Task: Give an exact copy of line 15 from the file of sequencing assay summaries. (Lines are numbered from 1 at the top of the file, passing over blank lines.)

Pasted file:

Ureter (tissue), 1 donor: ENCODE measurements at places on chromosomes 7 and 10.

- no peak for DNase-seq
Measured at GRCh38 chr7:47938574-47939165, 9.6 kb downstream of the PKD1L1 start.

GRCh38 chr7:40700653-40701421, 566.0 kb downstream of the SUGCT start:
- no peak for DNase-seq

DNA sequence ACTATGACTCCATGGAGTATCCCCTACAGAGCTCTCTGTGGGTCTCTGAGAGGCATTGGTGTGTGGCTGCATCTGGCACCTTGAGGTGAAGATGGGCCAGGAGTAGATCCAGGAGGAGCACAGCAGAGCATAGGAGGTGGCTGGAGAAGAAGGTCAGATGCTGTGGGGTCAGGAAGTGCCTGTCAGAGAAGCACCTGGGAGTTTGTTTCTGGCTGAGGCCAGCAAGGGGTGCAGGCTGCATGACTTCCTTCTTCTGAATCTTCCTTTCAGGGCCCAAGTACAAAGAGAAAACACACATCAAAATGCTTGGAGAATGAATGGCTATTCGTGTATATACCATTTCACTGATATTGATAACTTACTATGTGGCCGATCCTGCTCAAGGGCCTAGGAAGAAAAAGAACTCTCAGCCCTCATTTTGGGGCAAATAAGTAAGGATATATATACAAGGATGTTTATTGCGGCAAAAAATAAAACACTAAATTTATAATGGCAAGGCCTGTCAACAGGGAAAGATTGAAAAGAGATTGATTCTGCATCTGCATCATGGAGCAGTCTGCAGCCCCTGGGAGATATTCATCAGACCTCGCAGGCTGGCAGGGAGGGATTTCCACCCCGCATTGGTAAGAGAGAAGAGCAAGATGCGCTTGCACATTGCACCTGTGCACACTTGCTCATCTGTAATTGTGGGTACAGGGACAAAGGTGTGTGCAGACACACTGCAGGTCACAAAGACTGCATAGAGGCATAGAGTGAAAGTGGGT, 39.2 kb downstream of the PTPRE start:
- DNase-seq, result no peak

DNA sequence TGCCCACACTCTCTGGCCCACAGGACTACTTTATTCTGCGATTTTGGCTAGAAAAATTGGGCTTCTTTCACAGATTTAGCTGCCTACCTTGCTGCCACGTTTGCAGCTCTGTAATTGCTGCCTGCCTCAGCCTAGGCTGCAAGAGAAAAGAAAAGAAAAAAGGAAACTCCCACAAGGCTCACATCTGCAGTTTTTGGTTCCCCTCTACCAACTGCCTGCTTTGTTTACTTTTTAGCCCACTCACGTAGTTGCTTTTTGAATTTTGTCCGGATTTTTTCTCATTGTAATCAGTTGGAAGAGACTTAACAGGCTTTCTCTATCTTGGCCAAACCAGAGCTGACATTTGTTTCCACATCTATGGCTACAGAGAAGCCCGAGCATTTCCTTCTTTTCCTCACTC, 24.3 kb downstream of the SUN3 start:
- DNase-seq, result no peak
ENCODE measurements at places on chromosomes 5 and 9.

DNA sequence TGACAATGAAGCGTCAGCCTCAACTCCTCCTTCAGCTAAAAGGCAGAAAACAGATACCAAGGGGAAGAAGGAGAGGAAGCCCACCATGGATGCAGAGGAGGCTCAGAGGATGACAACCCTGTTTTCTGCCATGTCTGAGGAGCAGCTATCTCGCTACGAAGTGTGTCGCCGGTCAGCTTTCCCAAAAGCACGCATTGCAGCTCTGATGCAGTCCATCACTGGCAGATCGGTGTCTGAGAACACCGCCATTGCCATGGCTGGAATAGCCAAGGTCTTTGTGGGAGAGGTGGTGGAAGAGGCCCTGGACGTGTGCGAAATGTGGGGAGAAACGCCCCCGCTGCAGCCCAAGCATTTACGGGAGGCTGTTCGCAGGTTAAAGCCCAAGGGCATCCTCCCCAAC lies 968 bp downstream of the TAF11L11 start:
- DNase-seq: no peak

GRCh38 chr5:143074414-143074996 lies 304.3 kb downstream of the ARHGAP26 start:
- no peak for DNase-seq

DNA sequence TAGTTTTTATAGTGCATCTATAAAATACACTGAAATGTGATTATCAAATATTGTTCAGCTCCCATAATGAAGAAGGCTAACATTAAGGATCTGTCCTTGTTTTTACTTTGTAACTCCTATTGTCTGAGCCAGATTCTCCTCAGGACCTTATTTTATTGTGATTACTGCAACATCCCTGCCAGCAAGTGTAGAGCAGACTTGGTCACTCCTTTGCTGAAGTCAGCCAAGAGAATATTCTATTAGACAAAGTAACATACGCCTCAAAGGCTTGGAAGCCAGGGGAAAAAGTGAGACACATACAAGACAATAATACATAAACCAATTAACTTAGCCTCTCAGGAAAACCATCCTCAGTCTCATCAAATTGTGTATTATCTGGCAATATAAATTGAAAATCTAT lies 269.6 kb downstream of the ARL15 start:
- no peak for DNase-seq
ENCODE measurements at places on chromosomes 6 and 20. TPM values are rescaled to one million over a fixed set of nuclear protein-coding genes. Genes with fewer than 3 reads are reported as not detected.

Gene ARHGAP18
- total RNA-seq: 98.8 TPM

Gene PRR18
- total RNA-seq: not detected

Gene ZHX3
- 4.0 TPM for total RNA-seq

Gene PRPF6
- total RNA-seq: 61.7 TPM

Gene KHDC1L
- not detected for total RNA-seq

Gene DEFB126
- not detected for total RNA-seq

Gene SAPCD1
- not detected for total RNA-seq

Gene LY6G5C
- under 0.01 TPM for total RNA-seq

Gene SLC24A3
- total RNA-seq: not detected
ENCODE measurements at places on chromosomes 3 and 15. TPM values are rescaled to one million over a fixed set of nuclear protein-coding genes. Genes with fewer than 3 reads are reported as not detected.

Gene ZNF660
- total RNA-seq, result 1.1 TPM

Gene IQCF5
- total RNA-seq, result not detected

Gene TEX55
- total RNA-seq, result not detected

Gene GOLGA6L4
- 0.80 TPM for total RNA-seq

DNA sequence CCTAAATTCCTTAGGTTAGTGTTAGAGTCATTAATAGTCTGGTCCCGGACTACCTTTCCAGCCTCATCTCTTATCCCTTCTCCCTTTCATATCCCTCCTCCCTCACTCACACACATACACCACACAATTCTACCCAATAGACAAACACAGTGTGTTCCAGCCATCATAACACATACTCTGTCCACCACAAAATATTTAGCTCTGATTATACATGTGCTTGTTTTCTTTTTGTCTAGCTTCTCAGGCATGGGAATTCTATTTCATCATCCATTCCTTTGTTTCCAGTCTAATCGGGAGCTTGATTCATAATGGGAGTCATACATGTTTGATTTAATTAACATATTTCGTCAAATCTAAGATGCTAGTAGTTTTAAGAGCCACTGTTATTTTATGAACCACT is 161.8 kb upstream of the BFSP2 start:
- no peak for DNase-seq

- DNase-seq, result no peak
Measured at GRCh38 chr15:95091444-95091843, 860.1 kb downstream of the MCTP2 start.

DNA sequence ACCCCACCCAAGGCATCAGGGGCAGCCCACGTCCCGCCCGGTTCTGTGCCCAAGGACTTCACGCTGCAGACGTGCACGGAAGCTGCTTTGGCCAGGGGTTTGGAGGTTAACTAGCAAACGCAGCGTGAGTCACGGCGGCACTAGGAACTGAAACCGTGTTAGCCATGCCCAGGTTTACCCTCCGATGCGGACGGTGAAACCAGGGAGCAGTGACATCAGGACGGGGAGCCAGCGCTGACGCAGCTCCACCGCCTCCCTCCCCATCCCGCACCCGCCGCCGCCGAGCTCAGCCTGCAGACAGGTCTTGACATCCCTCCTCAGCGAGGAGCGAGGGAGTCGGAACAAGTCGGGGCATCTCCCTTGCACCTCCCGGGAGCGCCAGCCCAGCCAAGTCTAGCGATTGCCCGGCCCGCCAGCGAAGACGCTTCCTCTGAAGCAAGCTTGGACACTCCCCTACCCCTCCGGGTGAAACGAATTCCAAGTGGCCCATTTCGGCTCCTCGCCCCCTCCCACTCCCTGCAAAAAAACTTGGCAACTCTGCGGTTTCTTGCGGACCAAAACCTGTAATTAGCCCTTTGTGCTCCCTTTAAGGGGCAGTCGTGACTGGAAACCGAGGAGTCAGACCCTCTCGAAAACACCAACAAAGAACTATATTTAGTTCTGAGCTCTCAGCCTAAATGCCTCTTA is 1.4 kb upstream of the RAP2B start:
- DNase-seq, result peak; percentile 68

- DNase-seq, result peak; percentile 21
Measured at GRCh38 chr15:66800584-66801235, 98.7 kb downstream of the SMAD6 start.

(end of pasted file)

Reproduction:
DNA sequence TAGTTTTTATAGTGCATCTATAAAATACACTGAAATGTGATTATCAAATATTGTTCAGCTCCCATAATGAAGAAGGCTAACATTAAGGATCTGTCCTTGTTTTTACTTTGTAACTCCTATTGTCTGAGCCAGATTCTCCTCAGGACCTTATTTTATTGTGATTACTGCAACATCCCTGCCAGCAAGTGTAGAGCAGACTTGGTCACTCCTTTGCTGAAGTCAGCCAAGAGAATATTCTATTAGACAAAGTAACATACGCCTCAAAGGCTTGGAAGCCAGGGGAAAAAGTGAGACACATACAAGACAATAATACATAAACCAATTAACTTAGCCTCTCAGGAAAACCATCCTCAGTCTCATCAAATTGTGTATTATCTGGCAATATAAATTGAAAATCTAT lies 269.6 kb downstream of the ARL15 start: